you deal with death. Now we are going to shield them from that in the literature. That is
we refuse them the frameworks with which to understand these things. I think that definition
of the child is one thing I was thinking about. The other thing we talked about censorship
and that is another thing that is underlying our discussion. I spend a lot of time running
around the world because you can and that is nice. [Laughter]. I have dealt with the
censors in the last three years in China, in Vietnam, in Sudan and I have dealt with
this issue of censorship in a very direct way. If you mount a show an art show in Vietnam,
you first write a letter to the Cultural Police to tell them what you are trying to do. I
think that our understanding of what censorship is here just because we do need to eat still,
at least I do [laughter] and that is something to understand is that your support is so key
to being able to do what we do. Lastly, I wanted to talk about Moby Dick because you
mentioned it. [Laughter]. I will tell you I do not like that book, it has way too much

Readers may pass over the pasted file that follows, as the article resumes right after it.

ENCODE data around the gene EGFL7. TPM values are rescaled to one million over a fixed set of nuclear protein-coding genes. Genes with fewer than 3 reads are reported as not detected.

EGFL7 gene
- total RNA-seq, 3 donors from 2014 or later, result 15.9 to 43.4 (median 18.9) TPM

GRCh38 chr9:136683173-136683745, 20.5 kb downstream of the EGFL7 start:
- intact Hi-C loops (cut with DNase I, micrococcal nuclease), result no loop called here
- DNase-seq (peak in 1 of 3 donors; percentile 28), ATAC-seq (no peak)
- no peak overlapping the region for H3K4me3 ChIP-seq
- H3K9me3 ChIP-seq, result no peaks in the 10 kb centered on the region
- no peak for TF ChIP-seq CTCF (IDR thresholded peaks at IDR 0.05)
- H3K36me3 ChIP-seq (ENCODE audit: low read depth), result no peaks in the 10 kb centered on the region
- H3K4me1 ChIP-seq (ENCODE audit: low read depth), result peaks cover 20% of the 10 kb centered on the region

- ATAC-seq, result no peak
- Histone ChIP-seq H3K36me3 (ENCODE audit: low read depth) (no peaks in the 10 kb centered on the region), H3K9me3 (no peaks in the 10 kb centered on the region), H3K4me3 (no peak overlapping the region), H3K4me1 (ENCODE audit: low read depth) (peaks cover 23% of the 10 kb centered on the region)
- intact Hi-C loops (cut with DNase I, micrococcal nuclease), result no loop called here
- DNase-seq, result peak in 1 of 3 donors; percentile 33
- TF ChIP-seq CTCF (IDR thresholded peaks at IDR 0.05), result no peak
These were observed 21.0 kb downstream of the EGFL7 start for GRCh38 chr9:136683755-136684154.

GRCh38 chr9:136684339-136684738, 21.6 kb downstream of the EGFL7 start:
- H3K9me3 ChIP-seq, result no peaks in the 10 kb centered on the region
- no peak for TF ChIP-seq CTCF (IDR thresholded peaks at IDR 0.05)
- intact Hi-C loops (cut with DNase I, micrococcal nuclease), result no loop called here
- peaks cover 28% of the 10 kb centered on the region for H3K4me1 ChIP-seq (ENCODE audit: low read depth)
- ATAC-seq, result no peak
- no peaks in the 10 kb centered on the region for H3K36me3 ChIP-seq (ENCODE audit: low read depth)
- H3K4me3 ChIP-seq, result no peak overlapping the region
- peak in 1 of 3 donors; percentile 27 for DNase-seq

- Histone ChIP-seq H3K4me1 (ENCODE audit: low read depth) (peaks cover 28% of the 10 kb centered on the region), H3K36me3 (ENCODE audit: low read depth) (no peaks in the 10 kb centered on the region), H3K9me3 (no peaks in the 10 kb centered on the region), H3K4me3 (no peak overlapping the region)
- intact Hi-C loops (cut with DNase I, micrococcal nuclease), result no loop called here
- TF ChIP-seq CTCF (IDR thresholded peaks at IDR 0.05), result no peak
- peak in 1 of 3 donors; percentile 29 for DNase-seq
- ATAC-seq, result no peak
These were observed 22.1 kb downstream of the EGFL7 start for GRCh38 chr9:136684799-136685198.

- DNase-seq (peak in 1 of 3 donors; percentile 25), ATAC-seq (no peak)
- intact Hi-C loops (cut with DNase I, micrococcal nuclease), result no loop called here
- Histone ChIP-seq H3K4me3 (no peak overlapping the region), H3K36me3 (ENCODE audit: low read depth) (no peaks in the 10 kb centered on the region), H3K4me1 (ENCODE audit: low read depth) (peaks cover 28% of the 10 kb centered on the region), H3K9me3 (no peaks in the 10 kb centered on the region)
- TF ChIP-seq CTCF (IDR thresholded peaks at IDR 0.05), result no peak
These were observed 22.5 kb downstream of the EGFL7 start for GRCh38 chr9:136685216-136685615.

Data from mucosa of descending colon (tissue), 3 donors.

whaling terminology [laughter]. I do not know anything about whaling similar to the way
I do not know what hyacinth looks like and if someone shows me, I would appreciate that.
One of the things again you talk about these classics and you talk about a figure like
Quequay and this again this multicultural thread it lives in our literature. It is already
been there. You have Quequay; you have all these folks that Tony Morrison talks in her
lecture Playing in the Dark. Unidentified Male: Yep. Unidentified Male: That this is
our shadow history. It is our job to take that history out from the shadows to tell
the story of young women in the triangle shirt factory or all the factory-working women in
the world. Or to tell the story of little boys I know from Brooklyn who happens to have